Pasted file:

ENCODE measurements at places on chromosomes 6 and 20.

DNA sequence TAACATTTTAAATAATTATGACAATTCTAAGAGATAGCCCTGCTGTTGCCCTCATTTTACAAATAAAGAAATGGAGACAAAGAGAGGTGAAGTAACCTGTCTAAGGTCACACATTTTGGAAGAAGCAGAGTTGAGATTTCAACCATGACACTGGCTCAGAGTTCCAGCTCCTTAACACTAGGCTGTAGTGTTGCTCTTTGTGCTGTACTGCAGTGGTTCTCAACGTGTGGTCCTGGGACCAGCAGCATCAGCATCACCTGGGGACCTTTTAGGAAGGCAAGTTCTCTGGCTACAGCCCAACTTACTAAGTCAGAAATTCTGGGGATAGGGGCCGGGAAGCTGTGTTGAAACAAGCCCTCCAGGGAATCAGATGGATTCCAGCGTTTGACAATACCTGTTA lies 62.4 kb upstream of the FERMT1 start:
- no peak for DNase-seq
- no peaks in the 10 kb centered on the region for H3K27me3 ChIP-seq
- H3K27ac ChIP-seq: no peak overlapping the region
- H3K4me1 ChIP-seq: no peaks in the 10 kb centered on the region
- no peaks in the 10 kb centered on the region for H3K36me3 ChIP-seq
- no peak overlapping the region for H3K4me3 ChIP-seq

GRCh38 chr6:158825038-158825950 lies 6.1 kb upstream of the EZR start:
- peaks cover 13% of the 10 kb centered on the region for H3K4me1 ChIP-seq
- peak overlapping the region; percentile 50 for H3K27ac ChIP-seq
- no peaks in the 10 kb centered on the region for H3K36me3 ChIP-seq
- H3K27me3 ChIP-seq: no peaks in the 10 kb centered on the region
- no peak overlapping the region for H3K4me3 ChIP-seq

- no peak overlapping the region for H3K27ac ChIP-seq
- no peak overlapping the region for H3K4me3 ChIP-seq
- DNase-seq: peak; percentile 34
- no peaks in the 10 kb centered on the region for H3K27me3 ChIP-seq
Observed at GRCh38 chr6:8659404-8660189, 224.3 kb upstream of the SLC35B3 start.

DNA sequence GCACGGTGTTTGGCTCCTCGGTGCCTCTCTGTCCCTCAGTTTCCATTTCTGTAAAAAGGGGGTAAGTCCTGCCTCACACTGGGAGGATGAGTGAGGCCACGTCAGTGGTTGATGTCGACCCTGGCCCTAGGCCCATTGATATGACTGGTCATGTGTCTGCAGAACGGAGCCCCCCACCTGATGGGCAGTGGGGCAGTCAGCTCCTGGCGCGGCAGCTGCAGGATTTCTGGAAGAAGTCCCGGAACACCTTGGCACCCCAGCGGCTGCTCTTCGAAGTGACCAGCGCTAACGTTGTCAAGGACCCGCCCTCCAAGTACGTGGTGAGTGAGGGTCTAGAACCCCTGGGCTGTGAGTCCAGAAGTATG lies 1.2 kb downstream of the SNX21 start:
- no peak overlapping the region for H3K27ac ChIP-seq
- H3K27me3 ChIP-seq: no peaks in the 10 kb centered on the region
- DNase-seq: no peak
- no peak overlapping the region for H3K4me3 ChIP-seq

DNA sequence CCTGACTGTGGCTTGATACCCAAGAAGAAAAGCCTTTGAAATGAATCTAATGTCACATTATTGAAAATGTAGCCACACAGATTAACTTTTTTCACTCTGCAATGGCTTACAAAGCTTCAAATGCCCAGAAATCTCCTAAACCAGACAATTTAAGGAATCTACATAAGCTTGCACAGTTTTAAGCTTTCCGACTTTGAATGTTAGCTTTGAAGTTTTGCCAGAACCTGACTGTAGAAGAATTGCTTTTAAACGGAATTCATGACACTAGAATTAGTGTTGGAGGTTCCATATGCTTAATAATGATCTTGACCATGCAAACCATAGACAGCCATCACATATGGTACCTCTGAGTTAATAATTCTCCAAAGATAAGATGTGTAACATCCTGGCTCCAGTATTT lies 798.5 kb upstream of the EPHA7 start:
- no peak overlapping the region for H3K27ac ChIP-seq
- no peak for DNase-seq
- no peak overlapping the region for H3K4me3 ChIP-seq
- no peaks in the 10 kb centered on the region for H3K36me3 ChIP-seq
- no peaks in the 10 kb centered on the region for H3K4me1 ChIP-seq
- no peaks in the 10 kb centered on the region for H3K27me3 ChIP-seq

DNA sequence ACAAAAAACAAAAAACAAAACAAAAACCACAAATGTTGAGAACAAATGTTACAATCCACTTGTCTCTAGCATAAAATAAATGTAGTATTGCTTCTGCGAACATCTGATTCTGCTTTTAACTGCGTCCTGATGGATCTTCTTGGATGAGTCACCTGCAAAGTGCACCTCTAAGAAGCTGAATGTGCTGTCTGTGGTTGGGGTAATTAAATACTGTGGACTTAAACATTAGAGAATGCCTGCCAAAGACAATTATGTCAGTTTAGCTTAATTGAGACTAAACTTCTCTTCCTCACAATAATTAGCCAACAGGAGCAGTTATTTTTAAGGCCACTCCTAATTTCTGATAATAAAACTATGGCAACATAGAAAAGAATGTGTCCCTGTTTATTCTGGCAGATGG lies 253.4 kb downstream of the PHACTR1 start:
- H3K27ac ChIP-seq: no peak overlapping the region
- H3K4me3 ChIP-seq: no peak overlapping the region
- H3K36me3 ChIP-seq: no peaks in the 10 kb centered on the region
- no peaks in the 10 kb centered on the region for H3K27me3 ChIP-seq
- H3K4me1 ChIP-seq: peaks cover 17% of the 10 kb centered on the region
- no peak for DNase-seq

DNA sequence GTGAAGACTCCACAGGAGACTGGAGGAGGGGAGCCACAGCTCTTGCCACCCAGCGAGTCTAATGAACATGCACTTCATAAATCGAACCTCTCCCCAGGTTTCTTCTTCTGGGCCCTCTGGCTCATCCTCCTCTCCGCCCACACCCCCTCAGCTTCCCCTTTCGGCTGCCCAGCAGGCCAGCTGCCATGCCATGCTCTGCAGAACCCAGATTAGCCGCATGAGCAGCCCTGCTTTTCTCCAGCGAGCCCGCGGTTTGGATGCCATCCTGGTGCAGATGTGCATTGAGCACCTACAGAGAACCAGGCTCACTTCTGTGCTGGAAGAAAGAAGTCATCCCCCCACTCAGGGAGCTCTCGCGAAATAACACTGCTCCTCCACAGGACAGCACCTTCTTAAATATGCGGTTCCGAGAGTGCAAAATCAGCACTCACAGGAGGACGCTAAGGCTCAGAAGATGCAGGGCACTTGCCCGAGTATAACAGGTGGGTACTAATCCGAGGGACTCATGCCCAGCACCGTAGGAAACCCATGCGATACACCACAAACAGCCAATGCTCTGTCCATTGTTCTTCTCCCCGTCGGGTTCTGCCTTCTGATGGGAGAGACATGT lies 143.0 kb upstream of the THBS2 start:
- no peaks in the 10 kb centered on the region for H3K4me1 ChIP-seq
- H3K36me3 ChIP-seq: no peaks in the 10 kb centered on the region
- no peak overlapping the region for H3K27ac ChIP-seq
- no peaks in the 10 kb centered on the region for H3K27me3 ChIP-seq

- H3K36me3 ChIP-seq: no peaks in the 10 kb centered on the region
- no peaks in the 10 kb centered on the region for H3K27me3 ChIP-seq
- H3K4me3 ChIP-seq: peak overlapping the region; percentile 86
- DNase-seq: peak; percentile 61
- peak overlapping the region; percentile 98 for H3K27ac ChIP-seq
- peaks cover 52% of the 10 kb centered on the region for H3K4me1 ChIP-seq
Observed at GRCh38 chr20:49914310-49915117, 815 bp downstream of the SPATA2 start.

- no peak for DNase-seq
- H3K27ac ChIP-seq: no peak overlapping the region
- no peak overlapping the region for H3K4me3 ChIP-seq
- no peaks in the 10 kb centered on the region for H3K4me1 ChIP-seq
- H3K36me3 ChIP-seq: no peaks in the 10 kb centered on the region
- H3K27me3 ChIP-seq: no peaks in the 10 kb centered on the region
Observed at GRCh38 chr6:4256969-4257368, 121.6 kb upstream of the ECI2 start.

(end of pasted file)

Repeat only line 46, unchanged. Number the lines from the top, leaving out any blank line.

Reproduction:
- H3K4me3 ChIP-seq: peak overlapping the region; percentile 86